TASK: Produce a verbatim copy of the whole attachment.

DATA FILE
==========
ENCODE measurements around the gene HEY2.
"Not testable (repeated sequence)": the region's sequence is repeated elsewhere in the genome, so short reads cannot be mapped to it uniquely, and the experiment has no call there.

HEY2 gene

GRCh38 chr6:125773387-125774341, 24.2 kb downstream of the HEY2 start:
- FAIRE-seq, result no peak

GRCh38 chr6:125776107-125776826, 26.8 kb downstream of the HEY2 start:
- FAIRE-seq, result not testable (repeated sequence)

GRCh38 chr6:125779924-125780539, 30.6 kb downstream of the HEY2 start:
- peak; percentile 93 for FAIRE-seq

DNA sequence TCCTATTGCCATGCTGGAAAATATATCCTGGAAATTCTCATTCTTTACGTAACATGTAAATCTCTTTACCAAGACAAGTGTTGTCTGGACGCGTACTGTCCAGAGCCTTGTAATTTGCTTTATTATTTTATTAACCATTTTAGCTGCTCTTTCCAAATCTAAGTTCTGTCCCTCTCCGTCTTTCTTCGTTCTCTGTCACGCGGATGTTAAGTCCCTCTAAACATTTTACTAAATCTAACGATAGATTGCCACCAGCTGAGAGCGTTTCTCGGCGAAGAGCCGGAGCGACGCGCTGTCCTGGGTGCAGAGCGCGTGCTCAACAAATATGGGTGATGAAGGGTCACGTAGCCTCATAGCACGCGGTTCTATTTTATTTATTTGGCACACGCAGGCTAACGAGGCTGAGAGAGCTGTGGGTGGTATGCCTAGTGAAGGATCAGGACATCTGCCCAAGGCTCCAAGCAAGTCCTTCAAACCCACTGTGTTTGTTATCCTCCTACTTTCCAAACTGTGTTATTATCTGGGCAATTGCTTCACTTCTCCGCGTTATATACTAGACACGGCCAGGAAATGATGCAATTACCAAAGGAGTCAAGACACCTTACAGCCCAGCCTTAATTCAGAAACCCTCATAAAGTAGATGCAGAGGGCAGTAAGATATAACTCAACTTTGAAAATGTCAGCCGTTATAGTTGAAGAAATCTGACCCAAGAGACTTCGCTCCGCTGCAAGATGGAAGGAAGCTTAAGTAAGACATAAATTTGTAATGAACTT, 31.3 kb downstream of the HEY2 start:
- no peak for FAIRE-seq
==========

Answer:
ENCODE measurements around the gene HEY2.
"Not testable (repeated sequence)": the region's sequence is repeated elsewhere in the genome, so short reads cannot be mapped to it uniquely, and the experiment has no call there.

HEY2 gene

GRCh38 chr6:125773387-125774341, 24.2 kb downstream of the HEY2 start:
- FAIRE-seq, result no peak

GRCh38 chr6:125776107-125776826, 26.8 kb downstream of the HEY2 start:
- FAIRE-seq, result not testable (repeated sequence)

GRCh38 chr6:125779924-125780539, 30.6 kb downstream of the HEY2 start:
- peak; percentile 93 for FAIRE-seq

DNA sequence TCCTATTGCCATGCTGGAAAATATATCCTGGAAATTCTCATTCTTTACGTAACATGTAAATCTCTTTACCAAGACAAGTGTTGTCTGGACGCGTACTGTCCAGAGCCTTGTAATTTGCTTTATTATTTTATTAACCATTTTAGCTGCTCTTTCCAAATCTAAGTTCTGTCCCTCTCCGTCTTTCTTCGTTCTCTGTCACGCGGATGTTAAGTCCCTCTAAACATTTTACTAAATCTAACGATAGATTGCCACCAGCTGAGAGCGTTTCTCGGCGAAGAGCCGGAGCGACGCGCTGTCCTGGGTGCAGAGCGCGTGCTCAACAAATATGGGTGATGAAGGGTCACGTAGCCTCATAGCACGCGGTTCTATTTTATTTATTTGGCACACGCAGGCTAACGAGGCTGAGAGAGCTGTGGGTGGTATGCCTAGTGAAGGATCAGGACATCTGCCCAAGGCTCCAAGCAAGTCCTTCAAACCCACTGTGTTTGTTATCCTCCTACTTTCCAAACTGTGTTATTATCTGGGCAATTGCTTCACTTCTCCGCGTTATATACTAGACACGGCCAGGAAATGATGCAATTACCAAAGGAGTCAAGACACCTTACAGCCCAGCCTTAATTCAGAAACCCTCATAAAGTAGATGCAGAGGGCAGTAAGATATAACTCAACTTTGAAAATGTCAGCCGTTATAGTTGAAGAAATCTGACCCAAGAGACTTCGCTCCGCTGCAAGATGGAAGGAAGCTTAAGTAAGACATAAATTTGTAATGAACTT, 31.3 kb downstream of the HEY2 start:
- no peak for FAIRE-seq